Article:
University of Pittsburgh

Chat and chunk phases in conversation, and what they tell us about how to talk.

Date: 
Friday, September 21, 2018 - 12:30pm - 1:30pm

Much human talk is casual and multiparty, forming a soundtrack to social bonding and mutual co-presence rather than strictly exchanging information in order to complete a well-defined practical task. While there has been much work on the technological or task-based applications of spoken interaction, between humans and more recently in spoken dialog technology, there has been less focus on casual or social talk - which is almost universally present whenever people congregate. HCI applications capable of participating as a speaker or listener in such talk would be useful for companionship, educational, and social applications. However, such applications require dialogue structure beyond the adjacency pair  sequences which may be sufficient to model a well-defined task. While there is body of theory on multiparty casual talk, there is a lack of work quantifying such talk.  Longer casual conversations have been observed to follow a sequence of chat and chunk phases, where short interactive stretches of talk (chats) are interleaved with longer turns (chunks), where a single participant dominates the conversation, often telling a story or giving an extended opinion. My PhD work concentrated on these phases and how they manifest in casual talk.

In this talk I will provide an overview of the structure of casual conversation, and chat and chunk phases in particular, reporting corpus based studies of how these elements occur in multiparty casual talk. It appears that dialog features such as timing and the distribution of laughter and overlap differ between chat and chunk phases, which could have major implications for interaction design. I will discuss how such knowledge might be used in the design of casual interfaces, and describe my current Fulbright project investigating how chunks in particular may be used in spoken language modules for an online tutor for migrants living, working, or studying in a new country.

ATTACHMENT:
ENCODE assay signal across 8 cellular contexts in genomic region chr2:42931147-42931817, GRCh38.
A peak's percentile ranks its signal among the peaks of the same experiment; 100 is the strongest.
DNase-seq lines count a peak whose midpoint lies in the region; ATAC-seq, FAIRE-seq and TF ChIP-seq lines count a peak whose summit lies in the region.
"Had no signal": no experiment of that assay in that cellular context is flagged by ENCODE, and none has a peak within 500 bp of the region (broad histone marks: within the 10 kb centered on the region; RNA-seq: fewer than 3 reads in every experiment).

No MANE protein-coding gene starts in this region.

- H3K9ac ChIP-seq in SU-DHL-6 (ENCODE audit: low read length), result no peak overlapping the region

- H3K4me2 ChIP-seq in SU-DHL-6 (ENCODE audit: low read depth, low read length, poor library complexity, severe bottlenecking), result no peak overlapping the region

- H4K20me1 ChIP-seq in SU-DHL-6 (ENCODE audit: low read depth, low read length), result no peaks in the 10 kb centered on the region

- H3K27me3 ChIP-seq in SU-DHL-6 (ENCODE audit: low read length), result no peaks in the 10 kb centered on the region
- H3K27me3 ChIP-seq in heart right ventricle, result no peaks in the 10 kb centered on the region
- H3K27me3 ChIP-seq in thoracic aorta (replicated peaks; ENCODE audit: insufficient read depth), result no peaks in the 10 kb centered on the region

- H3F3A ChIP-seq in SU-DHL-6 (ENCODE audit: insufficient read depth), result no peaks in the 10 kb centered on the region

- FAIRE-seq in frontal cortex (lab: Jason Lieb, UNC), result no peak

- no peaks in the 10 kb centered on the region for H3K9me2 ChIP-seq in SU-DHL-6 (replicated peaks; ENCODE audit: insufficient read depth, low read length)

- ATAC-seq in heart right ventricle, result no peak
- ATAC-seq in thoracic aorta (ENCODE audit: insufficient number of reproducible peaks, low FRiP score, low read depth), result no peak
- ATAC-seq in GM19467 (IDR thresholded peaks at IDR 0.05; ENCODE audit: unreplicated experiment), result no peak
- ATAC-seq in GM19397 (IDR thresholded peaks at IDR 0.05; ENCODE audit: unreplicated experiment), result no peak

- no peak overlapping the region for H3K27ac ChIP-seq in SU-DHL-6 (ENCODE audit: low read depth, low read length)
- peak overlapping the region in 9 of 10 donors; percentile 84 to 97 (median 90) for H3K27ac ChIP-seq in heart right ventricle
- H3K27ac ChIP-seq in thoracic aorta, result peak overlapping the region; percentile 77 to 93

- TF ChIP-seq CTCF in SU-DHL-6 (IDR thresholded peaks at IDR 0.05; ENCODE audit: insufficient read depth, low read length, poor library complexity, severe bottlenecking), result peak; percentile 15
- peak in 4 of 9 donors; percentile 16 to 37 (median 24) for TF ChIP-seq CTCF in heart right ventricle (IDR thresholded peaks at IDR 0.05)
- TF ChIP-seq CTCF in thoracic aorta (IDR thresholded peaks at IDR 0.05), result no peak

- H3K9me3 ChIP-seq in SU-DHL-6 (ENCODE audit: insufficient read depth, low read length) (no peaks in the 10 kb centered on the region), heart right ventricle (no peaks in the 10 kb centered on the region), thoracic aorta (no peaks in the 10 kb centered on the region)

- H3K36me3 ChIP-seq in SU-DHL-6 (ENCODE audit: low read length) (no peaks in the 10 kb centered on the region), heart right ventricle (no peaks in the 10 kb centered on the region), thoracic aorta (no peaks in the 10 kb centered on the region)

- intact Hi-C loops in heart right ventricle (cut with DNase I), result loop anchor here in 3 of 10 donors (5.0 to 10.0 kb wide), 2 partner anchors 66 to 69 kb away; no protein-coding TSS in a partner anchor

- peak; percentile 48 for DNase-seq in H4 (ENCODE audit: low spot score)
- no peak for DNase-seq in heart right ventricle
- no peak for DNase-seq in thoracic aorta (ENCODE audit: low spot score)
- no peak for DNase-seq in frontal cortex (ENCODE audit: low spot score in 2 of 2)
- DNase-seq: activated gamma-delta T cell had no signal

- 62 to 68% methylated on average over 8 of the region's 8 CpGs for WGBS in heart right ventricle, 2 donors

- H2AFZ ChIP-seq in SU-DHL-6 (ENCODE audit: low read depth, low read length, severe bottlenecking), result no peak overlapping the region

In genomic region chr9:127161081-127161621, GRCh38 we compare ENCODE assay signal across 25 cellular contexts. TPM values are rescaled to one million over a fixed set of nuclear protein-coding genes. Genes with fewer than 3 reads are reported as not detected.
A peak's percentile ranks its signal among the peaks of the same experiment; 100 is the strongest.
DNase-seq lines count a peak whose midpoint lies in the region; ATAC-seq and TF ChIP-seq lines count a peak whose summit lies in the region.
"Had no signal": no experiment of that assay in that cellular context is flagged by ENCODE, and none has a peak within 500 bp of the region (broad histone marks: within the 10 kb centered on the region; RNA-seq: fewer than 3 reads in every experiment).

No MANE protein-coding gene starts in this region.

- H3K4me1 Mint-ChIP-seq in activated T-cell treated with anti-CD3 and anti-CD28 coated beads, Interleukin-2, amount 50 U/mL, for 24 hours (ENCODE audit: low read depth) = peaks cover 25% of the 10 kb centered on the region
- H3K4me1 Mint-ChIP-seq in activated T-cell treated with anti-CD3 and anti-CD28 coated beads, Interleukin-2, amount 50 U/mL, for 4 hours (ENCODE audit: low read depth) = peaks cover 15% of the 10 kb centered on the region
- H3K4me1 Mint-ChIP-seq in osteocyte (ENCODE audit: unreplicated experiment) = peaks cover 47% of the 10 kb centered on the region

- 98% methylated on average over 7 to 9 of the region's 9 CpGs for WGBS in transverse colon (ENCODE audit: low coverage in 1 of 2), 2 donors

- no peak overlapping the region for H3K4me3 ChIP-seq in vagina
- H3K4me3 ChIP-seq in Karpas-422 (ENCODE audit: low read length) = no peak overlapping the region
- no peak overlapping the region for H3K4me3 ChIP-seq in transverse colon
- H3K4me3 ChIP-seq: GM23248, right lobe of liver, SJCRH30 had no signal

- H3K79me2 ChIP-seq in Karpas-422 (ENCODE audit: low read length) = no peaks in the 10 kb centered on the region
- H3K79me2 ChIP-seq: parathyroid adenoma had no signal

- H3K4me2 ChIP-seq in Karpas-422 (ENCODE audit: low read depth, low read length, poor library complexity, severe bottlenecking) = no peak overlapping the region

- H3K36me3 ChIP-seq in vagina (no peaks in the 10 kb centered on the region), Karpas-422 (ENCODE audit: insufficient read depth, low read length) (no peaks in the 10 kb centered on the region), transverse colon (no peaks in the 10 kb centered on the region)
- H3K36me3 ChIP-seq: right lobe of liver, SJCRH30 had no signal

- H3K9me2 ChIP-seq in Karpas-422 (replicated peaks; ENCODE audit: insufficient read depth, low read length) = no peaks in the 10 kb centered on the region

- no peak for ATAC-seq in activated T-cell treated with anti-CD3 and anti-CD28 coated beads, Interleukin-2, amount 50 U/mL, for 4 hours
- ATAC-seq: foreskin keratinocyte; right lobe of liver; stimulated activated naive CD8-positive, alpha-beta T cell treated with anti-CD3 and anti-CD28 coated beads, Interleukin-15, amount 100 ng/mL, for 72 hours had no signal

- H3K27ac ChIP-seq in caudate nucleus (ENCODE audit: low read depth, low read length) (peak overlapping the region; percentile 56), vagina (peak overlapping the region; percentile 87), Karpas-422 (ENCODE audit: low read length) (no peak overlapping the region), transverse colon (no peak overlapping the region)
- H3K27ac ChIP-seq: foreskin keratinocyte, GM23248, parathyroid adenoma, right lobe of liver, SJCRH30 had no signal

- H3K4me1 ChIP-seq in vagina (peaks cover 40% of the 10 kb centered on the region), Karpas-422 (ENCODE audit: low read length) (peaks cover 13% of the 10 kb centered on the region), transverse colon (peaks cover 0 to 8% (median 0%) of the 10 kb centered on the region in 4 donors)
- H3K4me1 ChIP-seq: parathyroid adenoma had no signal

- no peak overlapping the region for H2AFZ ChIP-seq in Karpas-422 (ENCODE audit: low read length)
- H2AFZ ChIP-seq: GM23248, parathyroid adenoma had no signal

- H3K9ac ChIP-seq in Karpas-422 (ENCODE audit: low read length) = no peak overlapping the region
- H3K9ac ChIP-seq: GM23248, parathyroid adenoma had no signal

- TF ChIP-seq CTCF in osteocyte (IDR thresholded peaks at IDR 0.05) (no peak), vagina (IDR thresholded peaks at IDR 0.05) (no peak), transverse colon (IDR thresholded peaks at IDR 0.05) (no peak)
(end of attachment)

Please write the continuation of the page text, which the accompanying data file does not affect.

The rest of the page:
Bio:

Emer Gilmartin is a researcher at the ADAPT Centre, Trinity College Dublin, Ireland. She works on spoken dialogue and spoken dialogue technology and is interested in use of dialogue technology for language learning. She holds degrees in Mechanical Engineering (B.E),  Speech and Language Technology (Dip. PostGrad), Theoretical Linguistics (M.Phil), and her PhD work was on the structure of multiparty casual conversation. Prior to her work in academia, she worked in English Language Teaching, as a teacher, teacher trainer, and as Executive Manager of Ireland's programme for Language and Integration for adult and child migrants. She is currently a Fulbright TechImpact Scholar at the Language Technologies Institute at CMU, where she is working on the creation and testing of web-based language learning resources for migrants and refugees.

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